Can Buproprion (Wellbutrin) help people with IBD?
The frontline drugs for moderate to severe Inflammatory Bowel Disease can demonstrate high efficacy and in many cases can be life-saving to people with IBD.
These drugs unfortunately also come with side effects ranging from mild to quite serious.
For example, I took a drug called azathioprine (brand name Imuran) for many years. The drug works by interfering with DNA synthesis and suppressing the bone marrow’s production of white blood cells and thus modulates the immune response. I was sick all the time, I had many sinus infections, and once contracted a serious bacterial infection that landed me in the hospital for a few days because I was violently throwing up and could not keep fluids down. The drug is now almost never used in young males given the risk of a certain but near 100% fatal type of blood cancer called hepatosplenic T-cell lymphoma (HSTCL). Am I a little upset that I was prescribed this drug for 6 years? Yes, a little for sure.
Mid and newer generation biological-based drugs like Remicade, Humira, Entyvio, and Stelara can work extremely well in many cases but similarly present issues associated with immunosuppression, cancer, and other side effects. Risks of serious side effects increase when these drugs are combined
Many people with IBD and other disorders for which these drugs are prescribed are understandably uncomfortable with these side effects and feel as though there are not options out there.
When you dive deep enough into the world of IBD or frankly start to study anything so intensely, interesting discoveries are uncovered, and I’d like to share one with you today.
There is a commonly prescribed anti-depressant medication called bupropion (brand name Wellbutrin) which is an atypical antidepressant thought to be a norepinephrine dopamine reuptake inhibitor (NDRI).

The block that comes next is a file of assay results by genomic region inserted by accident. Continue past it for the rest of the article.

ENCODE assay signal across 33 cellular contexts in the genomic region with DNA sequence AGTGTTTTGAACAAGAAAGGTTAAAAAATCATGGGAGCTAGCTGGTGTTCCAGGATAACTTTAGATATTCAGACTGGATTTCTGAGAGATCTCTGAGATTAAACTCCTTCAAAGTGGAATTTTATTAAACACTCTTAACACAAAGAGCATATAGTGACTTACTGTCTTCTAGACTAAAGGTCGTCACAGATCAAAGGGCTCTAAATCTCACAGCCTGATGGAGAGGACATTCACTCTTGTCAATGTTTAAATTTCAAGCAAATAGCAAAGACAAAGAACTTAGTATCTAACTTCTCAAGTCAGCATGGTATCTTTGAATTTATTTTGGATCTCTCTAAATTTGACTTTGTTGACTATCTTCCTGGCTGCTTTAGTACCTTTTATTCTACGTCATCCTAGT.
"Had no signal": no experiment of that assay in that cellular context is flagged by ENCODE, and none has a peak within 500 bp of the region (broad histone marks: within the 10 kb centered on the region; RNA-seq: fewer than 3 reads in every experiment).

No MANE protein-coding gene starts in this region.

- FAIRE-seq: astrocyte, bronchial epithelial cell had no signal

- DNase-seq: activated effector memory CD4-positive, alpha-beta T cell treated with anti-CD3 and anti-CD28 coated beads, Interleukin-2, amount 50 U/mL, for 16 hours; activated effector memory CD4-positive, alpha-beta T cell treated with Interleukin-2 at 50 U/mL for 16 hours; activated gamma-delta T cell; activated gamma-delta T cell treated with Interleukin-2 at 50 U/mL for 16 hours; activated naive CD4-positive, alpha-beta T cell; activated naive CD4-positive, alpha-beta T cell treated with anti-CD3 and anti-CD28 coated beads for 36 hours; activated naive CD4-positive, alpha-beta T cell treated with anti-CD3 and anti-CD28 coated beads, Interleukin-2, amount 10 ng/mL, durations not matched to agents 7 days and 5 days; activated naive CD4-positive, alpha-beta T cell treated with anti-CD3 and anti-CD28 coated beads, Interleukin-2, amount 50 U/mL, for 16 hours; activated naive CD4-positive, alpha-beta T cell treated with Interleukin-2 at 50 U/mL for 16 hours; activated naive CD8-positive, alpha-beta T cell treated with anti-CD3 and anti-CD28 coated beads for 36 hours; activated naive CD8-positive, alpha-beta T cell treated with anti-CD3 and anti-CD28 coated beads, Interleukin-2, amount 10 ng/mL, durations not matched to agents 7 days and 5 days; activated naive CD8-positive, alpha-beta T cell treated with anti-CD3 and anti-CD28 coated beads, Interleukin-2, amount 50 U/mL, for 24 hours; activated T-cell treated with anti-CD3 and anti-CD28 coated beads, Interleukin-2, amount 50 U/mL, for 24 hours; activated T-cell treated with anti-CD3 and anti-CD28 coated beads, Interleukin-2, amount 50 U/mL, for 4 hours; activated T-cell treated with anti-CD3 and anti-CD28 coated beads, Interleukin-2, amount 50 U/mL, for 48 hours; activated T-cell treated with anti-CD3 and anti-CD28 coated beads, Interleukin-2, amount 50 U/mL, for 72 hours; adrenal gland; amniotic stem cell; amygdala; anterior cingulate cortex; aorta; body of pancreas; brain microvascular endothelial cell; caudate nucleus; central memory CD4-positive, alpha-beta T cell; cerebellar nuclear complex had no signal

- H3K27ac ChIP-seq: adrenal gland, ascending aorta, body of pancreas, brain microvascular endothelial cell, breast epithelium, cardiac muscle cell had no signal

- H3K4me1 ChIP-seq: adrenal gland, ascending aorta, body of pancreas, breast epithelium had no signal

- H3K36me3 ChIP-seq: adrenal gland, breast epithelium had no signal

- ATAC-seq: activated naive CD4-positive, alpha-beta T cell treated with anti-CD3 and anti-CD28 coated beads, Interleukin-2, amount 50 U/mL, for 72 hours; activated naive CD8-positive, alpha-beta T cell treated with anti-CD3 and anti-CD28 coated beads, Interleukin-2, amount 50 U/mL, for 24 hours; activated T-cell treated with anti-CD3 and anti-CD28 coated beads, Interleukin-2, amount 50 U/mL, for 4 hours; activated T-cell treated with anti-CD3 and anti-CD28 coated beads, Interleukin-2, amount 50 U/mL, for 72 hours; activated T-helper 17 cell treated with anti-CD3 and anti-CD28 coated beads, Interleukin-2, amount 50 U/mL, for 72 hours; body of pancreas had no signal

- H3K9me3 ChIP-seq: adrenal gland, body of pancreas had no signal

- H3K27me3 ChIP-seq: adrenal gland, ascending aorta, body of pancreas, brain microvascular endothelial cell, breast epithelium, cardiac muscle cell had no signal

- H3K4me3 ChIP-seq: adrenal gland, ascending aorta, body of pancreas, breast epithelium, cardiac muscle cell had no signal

In 2001, psychiatrists at the University of Vermont and UC San Diego penned an academic open letter to the Journal of Gastroenterology. They noted how two of their patients experienced complete resolution of symptoms and sustained remission after taking Wellbutrin.
They hypothesized that bupropion works to modulate IBD and possibly other inflammatory conditions by indirectly lowering concentrations of TNF through reducing intracellular cAMP a signaling molecule in the inflammatory cascade associated with IBD.
Later studies have demonstrated bupropion’s anti-inflammatory properties and the case reports from people I have spoken with and read about seem quite promising.
Why has this not been studied further?
Yes, you guessed it: the drug has been around too long in order of a profit to be made so again the science is lacking.
I’d like to end by pointing out that the fact that a psychoactive medication modulates the immune system is not surprising to me.
I believe this further adds to the developing narrative of how IBD, other inflammatory conditions, and especially those involving the gut are deeply tied to the state of our brain, mind, and emotional state.
Let us not underestimate the striking relationship between the gastrointestinal system, immune system, and nervous system.